"Humans regularly exhibit a culturally conditioned sense of fairness and they are willing to enforce cultural norms even at economic cost to themselves. Cross-cultural UG experiments also show that cultural norms vary and that they dramatically affect the average amount offered in the game and the rates of rejection. First, social animals, such as primates, have a sense of fairness and a tendency to cooperate, even at a cost to themselves. Secondly, “lower” animals do appear to behave in accordance with the rational actor model. They are self-regarding in evaluating payoffs, they are not susceptible to the sunk cost effect, and they apparently evaluate payoffs according to expected utility theory.

Economists tend to be skeptical of altruistic behavior because such behavior because of the “free rider” problem. Self-regarding individuals can out-compete altruists by taking advantage of their generosity. As an answer to this objection, argue that altruism arose in humans hand-in-hand with punishment. Altruistic punishment, or punishing others for violating social norms even at cost to oneself, is one way humans deal with free riders and make cooperation work. Apparently, punishing those who do not cooperate actually stimulates the same pleasure centers in the brain that are activated by, for example, eating something sweet".t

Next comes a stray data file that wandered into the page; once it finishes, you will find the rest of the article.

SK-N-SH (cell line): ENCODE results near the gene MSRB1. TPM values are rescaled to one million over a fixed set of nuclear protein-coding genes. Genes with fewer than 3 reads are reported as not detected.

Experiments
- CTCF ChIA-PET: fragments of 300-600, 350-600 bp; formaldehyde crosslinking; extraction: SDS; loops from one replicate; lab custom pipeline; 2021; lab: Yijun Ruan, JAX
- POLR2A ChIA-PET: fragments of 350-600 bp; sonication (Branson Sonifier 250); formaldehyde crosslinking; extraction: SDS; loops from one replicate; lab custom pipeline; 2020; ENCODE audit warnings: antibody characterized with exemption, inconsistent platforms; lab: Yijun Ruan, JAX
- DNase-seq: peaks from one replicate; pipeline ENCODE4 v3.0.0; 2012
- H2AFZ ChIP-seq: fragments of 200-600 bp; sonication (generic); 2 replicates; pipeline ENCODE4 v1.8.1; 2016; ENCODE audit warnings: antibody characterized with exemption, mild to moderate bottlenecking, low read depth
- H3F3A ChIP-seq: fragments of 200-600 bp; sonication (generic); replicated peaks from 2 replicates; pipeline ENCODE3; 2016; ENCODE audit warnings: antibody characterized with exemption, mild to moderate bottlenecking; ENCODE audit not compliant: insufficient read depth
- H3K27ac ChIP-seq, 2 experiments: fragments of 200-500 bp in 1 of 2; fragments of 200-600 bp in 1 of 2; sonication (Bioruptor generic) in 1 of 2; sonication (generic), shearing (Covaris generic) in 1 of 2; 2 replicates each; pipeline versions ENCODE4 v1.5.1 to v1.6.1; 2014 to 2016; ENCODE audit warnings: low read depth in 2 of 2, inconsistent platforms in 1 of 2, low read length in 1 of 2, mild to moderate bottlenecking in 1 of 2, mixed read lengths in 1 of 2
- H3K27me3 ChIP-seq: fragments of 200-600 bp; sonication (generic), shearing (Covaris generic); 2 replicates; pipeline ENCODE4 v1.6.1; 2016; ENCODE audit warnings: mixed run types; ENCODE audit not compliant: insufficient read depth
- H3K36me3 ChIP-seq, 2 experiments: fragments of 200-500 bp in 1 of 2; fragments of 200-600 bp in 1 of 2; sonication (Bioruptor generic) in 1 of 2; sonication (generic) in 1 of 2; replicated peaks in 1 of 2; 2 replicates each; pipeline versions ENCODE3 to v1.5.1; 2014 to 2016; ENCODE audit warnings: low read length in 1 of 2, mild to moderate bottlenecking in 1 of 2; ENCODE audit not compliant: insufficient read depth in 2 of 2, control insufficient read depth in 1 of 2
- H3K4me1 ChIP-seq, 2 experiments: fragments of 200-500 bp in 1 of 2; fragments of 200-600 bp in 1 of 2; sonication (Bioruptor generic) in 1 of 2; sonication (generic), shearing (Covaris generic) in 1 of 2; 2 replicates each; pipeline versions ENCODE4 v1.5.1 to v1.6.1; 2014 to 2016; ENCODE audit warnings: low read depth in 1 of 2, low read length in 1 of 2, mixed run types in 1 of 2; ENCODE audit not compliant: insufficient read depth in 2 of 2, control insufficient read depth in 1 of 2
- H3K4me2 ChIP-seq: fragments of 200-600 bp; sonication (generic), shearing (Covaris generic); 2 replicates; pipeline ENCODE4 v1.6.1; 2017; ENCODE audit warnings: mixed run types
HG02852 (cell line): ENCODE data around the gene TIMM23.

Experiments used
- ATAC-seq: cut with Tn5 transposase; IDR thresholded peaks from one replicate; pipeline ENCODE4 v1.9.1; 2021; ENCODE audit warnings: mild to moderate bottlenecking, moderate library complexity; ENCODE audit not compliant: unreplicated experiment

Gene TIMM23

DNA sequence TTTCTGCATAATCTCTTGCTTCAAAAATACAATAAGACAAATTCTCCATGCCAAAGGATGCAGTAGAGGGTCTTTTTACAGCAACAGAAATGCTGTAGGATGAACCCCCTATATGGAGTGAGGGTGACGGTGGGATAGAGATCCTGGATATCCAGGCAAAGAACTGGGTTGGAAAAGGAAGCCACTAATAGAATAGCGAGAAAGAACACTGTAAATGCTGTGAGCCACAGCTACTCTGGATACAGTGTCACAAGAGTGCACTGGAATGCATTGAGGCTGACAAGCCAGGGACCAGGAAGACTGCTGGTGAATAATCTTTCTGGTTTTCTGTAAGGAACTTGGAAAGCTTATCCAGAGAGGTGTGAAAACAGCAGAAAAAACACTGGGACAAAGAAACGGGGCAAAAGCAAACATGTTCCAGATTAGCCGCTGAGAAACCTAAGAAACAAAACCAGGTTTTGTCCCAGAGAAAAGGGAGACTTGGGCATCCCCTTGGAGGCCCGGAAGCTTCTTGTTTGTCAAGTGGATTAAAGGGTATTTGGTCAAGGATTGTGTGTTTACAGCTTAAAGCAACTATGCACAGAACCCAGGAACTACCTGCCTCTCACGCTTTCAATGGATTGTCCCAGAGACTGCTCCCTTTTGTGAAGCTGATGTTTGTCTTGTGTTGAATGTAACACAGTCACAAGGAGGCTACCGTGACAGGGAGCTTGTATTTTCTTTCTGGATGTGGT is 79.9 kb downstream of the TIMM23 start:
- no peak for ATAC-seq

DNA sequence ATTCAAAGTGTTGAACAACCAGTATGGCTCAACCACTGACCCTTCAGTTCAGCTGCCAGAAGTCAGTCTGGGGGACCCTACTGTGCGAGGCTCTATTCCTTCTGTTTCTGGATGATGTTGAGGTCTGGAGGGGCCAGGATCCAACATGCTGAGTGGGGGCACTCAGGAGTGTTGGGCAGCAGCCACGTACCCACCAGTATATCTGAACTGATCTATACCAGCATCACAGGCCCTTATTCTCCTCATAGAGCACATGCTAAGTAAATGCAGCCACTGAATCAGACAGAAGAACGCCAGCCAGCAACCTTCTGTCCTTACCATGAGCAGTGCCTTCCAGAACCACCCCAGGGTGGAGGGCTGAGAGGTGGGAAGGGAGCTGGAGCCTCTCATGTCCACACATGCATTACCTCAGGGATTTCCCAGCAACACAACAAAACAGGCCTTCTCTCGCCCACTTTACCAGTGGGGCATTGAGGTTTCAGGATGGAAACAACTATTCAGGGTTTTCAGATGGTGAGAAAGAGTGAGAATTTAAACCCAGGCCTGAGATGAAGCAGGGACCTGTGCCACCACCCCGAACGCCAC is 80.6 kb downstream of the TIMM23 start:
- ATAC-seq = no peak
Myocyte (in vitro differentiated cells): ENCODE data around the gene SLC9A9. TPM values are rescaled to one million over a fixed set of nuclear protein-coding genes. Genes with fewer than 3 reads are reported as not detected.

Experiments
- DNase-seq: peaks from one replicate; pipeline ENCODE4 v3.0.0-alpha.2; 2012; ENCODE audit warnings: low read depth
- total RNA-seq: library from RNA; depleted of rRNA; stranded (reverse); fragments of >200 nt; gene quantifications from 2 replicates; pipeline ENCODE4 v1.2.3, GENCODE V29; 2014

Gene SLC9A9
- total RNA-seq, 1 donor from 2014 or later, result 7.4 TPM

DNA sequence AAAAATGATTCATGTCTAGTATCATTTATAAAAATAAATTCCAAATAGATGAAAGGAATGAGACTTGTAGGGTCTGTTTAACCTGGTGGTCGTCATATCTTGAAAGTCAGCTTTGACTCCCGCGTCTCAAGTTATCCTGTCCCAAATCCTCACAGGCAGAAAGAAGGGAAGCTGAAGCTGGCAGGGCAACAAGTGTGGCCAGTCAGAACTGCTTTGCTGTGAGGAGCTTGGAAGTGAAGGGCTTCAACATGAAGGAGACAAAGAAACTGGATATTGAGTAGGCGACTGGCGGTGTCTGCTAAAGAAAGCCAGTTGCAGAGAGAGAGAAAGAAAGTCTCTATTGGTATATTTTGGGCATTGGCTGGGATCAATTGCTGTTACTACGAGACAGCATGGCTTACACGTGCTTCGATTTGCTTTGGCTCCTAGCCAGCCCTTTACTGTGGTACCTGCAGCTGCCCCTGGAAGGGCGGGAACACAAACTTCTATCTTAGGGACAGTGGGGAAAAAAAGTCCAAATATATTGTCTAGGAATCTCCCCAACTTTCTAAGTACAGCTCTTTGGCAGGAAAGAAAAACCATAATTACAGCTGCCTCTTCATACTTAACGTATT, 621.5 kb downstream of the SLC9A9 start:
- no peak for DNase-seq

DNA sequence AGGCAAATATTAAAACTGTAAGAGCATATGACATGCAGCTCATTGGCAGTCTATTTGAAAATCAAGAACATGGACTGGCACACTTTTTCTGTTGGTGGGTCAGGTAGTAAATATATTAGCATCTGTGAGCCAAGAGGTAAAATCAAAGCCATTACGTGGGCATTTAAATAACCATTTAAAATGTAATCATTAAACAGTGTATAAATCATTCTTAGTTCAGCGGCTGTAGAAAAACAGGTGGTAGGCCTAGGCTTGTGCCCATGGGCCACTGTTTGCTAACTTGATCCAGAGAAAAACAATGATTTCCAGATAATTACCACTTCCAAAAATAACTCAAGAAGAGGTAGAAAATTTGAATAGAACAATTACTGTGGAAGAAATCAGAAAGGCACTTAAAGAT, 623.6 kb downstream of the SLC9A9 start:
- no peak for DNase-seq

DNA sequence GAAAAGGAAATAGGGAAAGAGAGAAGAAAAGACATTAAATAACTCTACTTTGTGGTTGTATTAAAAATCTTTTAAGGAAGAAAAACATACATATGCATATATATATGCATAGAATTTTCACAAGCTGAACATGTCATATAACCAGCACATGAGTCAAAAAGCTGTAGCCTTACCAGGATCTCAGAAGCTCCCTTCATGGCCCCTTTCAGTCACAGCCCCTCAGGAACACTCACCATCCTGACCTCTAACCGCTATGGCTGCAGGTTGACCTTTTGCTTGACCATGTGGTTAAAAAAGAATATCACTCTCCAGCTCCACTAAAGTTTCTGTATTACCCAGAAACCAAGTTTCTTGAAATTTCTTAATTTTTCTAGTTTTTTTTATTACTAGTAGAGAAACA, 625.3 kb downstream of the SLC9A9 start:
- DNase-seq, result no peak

"Present human behavior consistently deviates from the rational actor model. A number of experiments have demonstrated that human decisions are strongly influenced by sunk costs. It appears, however, that ignoring sunk costs is a characteristic of the behavior of lower animals, but not humans The animal behavior literature, together with observations of human behavior, suggests that letting sunk costs influence decision-making is a trait that must have something to do with human characteristics such as the presence of complex capital investments and complex institutions in human societies. It is sometimes argued that although individuals may exhibit irrational behavior, such behavior is corrected in groups (as in the rational expectations literature). In fact, research shows that groups are probably more susceptible to the sunk cost effect than are individuals".